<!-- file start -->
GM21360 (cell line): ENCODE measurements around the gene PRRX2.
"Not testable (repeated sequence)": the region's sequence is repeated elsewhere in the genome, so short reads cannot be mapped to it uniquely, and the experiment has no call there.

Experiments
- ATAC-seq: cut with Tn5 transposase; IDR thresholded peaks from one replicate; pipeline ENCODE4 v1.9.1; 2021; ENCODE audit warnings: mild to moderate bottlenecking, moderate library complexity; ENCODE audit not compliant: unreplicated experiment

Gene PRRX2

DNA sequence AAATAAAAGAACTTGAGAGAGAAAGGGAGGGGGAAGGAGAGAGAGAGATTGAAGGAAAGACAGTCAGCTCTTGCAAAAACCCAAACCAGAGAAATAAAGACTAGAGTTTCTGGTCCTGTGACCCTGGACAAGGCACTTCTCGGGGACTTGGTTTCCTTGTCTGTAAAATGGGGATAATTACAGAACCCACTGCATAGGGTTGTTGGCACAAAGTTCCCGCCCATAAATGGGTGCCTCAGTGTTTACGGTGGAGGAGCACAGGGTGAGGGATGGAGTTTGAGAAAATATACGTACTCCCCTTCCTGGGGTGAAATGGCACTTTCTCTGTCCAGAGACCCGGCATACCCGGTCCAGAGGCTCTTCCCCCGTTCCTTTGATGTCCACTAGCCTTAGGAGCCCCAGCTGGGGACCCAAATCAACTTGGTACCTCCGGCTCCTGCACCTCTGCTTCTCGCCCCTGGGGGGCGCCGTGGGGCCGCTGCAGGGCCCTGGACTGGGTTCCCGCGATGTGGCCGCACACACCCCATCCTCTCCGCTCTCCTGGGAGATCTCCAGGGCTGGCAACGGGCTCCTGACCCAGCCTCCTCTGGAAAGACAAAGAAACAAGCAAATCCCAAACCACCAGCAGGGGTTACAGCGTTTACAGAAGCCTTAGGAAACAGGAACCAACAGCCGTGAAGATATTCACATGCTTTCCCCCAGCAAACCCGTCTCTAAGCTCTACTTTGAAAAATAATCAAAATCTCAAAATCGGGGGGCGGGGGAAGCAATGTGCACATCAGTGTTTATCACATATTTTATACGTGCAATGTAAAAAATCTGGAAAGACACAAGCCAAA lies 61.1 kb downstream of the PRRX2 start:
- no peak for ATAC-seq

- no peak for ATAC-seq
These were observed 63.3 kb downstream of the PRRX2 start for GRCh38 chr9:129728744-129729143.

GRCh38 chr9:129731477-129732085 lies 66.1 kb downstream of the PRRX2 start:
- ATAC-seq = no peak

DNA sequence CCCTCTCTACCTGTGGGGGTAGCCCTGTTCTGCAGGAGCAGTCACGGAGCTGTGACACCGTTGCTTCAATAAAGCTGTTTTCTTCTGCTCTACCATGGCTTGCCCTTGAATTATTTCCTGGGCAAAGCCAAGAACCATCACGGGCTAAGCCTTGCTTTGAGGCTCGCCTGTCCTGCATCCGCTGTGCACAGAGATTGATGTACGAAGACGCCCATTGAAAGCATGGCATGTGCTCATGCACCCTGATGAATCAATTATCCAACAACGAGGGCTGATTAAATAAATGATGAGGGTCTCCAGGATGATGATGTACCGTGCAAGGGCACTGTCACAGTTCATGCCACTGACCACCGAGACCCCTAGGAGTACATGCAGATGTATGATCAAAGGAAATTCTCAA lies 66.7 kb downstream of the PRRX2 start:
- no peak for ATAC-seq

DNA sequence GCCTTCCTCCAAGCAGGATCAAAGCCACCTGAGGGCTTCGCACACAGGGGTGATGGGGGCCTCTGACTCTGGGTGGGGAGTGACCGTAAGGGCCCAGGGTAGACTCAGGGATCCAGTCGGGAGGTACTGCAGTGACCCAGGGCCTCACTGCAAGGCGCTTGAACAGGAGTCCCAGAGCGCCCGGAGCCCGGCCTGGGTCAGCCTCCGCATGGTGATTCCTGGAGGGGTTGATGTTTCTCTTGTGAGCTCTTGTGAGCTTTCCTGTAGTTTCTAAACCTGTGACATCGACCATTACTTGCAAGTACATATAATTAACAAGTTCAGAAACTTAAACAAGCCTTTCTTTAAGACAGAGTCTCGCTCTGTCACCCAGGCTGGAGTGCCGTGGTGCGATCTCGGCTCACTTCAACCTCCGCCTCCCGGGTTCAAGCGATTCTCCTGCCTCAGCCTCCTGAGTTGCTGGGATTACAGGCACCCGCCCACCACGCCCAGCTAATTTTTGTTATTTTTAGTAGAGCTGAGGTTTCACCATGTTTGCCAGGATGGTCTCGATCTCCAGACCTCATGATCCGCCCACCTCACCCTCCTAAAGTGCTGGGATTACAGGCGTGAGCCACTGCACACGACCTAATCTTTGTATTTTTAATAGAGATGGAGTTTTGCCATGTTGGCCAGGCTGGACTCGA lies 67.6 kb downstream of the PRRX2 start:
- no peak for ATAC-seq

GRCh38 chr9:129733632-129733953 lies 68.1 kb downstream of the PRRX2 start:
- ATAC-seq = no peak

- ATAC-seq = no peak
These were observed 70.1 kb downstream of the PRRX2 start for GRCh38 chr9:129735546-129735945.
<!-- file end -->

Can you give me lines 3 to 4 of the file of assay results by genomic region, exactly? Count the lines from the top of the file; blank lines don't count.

Experiments
- ATAC-seq: cut with Tn5 transposase; IDR thresholded peaks from one replicate; pipeline ENCODE4 v1.9.1; 2021; ENCODE audit warnings: mild to moderate bottlenecking, moderate library complexity; ENCODE audit not compliant: unreplicated experiment